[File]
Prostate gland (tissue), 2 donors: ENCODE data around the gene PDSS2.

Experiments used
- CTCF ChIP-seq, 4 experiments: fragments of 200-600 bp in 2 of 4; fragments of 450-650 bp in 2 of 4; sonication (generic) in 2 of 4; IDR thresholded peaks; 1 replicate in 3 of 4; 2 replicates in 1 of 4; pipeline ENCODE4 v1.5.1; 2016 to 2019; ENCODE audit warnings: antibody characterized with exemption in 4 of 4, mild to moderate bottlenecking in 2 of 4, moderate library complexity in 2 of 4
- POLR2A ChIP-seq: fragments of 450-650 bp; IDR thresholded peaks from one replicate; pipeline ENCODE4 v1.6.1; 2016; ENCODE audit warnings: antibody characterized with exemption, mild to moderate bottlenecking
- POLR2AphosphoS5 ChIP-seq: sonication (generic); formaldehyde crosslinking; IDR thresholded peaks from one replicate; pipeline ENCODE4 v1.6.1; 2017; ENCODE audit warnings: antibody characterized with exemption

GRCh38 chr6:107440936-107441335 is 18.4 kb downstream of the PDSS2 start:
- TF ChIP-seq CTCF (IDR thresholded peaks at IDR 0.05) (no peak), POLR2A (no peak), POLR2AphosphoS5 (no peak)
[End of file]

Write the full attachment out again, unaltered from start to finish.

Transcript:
Prostate gland (tissue), 2 donors: ENCODE data around the gene PDSS2.

Experiments used
- CTCF ChIP-seq, 4 experiments: fragments of 200-600 bp in 2 of 4; fragments of 450-650 bp in 2 of 4; sonication (generic) in 2 of 4; IDR thresholded peaks; 1 replicate in 3 of 4; 2 replicates in 1 of 4; pipeline ENCODE4 v1.5.1; 2016 to 2019; ENCODE audit warnings: antibody characterized with exemption in 4 of 4, mild to moderate bottlenecking in 2 of 4, moderate library complexity in 2 of 4
- POLR2A ChIP-seq: fragments of 450-650 bp; IDR thresholded peaks from one replicate; pipeline ENCODE4 v1.6.1; 2016; ENCODE audit warnings: antibody characterized with exemption, mild to moderate bottlenecking
- POLR2AphosphoS5 ChIP-seq: sonication (generic); formaldehyde crosslinking; IDR thresholded peaks from one replicate; pipeline ENCODE4 v1.6.1; 2017; ENCODE audit warnings: antibody characterized with exemption

GRCh38 chr6:107440936-107441335 is 18.4 kb downstream of the PDSS2 start:
- TF ChIP-seq CTCF (IDR thresholded peaks at IDR 0.05) (no peak), POLR2A (no peak), POLR2AphosphoS5 (no peak)